Meal planning with type 1 diabetes
Planning ahead can help you to make healthier choices for your meals and snacks.
Try these meal planning tips:
- Make a list of meals for the week.
- Make sure to include all the different food groups.
- Have fruit for dessert instead of something with added sugars.
- Make a grocery list based on these meals and what you already have.
- Do not go grocery shopping on an empty stomach.
- Shop the outside of the store and limit what you buy in the aisles.
- Look for canned vegetables with “no added salt.”
- Look for canned fruit with “no sugar added” or “in their own juice.”
- Do not buy chips, sweets, and sweetened drinks.
- When you get home, clean and cut up fruits and vegetables for easy snacks.
- Store healthy snacks at eye level in the pantry and fridge.
Here are some tips for healthy and successful mealtime.
- Eat dinner together as a family at the dinner table.
- Turn off distractions, such as TV, cell phone, and tablet.
- Use 10-inch plates instead of 12-inch ones to help with portion control.
- Do not eat second helpings.
- Take a sip of your drink between every few bites to slow down your eating.
- Limit meals to 30 minutes.
A healthy meal plan for a 10-year-old child with type 1 diabetes has 55 to 60 grams of carbohydrate for meals (breakfast, lunch, dinner).
Children 7 years or older should eat 15 grams carbohydrate for afternoon and bedtime snacks.
Children 1 to 6 years old should eat 10 grams of carbohydrate for morning, afternoon, and bedtime snacks.
Use this example meal plan
- Egg sandwich (whole wheat English muffin and 1 egg)
- 1/2 banana
- 1 cup low fat milk
- Turkey sandwich (2 slices whole wheat bread, 3 ounces of turkey, 1 tablespoon mustard)
- 1 cup baby carrots with 1 tablespoon ranch
- 10 small grapes
- 1 cup low fat milk
- 6 whole wheat crackers
- 1 ounce string cheese
- 3 ounces chicken breast
- 1 cup whole wheat pasta
- 1/2 cup green beans
- 1 cup low fat milk
- 6 ounces light yogurt
Eat snacks with proteins, healthy fats and 10 to 15 grams of carbohydrate to help your blood sugars stay near target range.
10 gram carbohydrate snack ideas
- 4 sliced strawberries with 3/4 cup cottage cheese
- 4 animal crackers with 1 string cheese stick
- 3 turkey roll-ups (slice of turkey wrapped around a pickle spear, slice of avocado, and slice of tomato)
- 2 ants on a log (3” slice celery with 1/2 tablespoon peanut butter and 3 to 4 raisins)
- 1 rice cake with 1 tablespoon peanut butter
- 2 ounces hummus with celery
- 2/3 cup shelled edamame
- 1 slice low carbohydrate bread toasted with 1 hardboiled egg
15 gram carbohydrate snack ideas
- 1/2 apple with 2 tablespoons peanut butter
- 1/2 cup fresh fruit with 1/2 cup cottage cheese
- 4 animal crackers with 4 ounces milk
- 1/2 sandwich (turkey, chicken, tuna, or peanut butter) on whole-wheat bread
- 1 tortilla (6-inch) wrap sandwich (turkey, chicken, tuna, or peanut butter)
- 1 waffle with 1 tablespoon peanut butter
- 3 graham cracker squares with 1 tablespoon peanut butter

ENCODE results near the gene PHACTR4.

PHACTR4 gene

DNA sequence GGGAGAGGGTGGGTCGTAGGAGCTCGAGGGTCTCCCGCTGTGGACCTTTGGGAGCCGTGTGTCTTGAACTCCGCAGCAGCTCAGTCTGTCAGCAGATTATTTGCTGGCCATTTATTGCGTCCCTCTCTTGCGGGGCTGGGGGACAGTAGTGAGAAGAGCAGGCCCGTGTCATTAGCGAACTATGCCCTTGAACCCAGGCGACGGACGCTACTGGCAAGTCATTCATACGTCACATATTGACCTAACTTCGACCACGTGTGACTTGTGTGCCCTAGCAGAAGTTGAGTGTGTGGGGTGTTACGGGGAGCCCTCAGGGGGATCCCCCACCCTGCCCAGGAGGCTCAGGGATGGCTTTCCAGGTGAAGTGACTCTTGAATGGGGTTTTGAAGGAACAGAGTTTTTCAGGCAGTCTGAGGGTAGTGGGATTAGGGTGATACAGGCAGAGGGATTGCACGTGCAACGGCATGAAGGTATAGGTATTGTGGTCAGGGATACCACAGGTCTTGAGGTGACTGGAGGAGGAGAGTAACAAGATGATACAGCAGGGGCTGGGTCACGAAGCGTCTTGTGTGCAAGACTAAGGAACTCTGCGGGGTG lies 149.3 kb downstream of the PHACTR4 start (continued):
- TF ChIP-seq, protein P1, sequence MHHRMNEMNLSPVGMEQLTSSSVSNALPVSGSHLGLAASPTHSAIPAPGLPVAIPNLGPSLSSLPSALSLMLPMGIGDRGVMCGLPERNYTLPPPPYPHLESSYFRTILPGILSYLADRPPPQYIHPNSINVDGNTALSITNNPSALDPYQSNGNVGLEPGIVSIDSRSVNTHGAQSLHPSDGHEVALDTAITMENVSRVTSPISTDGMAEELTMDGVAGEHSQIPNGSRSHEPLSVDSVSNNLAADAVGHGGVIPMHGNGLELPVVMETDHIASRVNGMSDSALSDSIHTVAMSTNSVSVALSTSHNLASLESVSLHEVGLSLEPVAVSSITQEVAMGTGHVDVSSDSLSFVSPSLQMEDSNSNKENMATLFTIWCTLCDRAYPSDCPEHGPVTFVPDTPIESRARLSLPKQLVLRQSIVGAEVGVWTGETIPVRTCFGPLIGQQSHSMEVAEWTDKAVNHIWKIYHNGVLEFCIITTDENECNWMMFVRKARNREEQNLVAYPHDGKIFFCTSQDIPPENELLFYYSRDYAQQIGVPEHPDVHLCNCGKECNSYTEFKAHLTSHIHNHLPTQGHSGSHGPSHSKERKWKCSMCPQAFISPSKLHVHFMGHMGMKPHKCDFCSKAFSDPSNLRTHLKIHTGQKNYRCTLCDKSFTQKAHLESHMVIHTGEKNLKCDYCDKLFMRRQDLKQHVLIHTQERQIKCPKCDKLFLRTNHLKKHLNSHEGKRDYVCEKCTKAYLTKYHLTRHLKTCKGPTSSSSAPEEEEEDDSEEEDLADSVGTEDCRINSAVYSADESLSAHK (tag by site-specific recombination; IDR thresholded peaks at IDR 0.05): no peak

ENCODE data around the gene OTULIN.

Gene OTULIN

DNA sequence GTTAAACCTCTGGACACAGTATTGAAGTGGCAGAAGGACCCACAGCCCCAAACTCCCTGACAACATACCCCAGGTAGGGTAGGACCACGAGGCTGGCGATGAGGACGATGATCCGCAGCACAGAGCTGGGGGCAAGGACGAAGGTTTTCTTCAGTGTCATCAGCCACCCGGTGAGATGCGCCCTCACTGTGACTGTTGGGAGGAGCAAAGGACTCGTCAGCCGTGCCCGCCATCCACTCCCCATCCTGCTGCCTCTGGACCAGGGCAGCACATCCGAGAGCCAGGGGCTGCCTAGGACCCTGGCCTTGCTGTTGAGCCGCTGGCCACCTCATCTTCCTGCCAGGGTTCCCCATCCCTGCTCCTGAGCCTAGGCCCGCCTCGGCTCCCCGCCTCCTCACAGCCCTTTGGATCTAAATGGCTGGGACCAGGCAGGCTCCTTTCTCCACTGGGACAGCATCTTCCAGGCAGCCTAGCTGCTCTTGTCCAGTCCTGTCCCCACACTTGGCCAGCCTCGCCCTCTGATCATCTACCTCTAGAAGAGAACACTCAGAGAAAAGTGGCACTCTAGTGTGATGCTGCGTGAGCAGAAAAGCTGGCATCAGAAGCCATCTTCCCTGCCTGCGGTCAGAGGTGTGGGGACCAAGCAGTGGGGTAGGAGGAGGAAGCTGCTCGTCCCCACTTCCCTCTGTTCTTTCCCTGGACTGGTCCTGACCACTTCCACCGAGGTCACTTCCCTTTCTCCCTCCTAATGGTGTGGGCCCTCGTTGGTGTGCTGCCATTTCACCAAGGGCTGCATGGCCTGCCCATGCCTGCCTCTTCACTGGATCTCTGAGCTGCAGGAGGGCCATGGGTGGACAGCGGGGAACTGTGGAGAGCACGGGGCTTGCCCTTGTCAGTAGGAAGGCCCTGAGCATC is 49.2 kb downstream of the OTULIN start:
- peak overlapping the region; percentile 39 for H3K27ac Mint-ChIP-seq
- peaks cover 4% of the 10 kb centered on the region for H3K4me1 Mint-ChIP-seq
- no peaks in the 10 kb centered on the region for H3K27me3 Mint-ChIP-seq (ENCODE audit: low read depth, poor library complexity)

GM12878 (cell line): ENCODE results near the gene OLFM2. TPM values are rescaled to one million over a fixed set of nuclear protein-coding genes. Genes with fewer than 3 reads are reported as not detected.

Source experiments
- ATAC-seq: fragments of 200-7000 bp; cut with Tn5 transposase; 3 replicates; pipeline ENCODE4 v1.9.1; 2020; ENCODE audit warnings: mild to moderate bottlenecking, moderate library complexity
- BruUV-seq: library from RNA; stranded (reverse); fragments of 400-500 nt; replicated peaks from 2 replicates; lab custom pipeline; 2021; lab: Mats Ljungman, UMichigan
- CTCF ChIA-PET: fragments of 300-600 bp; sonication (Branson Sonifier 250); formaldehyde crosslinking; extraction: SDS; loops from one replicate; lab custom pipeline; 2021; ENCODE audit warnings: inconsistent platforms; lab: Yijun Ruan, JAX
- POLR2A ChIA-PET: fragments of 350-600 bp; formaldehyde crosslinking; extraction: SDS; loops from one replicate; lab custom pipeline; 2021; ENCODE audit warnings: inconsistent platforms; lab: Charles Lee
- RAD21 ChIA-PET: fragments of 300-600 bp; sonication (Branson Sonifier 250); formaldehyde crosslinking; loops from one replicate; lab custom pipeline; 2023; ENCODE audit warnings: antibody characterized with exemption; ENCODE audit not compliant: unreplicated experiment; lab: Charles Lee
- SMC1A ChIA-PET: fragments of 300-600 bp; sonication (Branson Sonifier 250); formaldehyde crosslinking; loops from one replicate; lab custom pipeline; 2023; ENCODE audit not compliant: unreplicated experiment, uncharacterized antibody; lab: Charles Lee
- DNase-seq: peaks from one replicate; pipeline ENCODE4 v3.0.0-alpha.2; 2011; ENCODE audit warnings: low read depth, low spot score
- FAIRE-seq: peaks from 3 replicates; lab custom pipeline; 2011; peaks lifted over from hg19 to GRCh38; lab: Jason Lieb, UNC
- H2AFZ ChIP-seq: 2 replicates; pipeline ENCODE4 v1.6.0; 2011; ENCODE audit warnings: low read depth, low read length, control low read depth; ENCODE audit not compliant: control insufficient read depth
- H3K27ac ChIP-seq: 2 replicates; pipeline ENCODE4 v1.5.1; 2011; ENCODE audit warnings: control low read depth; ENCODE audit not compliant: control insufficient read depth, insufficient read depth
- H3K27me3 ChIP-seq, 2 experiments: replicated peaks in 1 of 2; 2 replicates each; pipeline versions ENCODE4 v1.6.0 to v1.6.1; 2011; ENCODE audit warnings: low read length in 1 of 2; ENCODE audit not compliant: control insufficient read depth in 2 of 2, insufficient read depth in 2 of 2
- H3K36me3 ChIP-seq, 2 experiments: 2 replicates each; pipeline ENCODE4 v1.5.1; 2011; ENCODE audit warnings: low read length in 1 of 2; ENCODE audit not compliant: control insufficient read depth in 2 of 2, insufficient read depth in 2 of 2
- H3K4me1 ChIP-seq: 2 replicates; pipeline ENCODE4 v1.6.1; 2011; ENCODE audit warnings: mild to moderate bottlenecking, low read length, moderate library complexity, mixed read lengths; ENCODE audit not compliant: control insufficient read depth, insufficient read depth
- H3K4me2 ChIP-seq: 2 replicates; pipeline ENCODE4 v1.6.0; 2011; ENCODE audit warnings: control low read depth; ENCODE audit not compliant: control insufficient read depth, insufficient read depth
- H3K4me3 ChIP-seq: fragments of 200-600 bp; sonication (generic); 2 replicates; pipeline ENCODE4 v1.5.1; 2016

- 3 tablespoons hummus and 6 Triscuits
Eating larger snacks
For celebrations or birthdays you may want to eat more than a 10 to 15 g carbohydrate snack. This is okay, but you need to cover it with insulin. The doctor or diabetes nurse can help you find an insulin-to-carbohydrate ratio to cover the snack with insulin. Learn about using insulin-to-carbohydrate ratio from your diabetes nurse.
Not finishing a meal or snack after insulin is given
Children’s hunger can vary from day to day. They may ask for a full cup of pasta, and then tell you they are full after only eating a few bites.
To meet the carbohydrate you gave insulin for:
- Give them more food that is already part of the meal.
- Offer fruit, milk, or whole grain bread or crackers.
- Offer a treat or whatever they will eat to meet the carbohydrate.
Call or email the dietitian if this is happening all the time, if it becomes a game, or if your child thinks if they refuse to eat they will get a treat. We can help you to limit this behavior.
Eating school breakfast or lunch
Making a plan for school lunch is an important part of your school diabetes care plan.
- Call your school if carbohydrate information is not already on the menu.
- Any school getting government assistance must give nutritional information on the foods they serve.
- Please let your diabetes care team know if you have a hard time getting nutrition information. They can help.
- Look at the menu as a family to make sure you get all the food groups.
- Take home desserts from class parties.
- Choose 1 percent or skim (fat free) milk. Do not drink flavored milk.
Eating at a restaurant
Eating out is one way we spend time with family and friends. But, the food is often unhealthy and larger portion sizes than we would have at home.
Here are ways to make eating out healthier:
- Look up the nutrition information and menu before you go out to eat.
- Make a plan for what you would like to eat and how it will fit in your meal plan.
- Think about:
- Sharing a meal or side dish so it may fit in your plan instead of not having any at all.
- Asking for a lunch or kid size for a smaller portion.
- Asking for a to-go container when you get your meal and putting half the meal in the to-go container.
- Asking for sauces on the side and no added salt.
- Skipping appetizers, bread, and/or tortilla chips on the table.
- Do not skip meals to have more carbohydrate at a later meal. Eating the same amount of carbohydrate at each meal is important to keep your blood sugars near target range.
Eating at parties or potlucks
Many celebrations involve parties and potlucks where you have no idea what is in the food. There may be times when there is no nutrition information and you have no way to know portion sizes.
- Do the best you can and use what you already know.
- Look for fresh fruits and vegetables, grilled or baked proteins without cheese or sauces, and whole grains.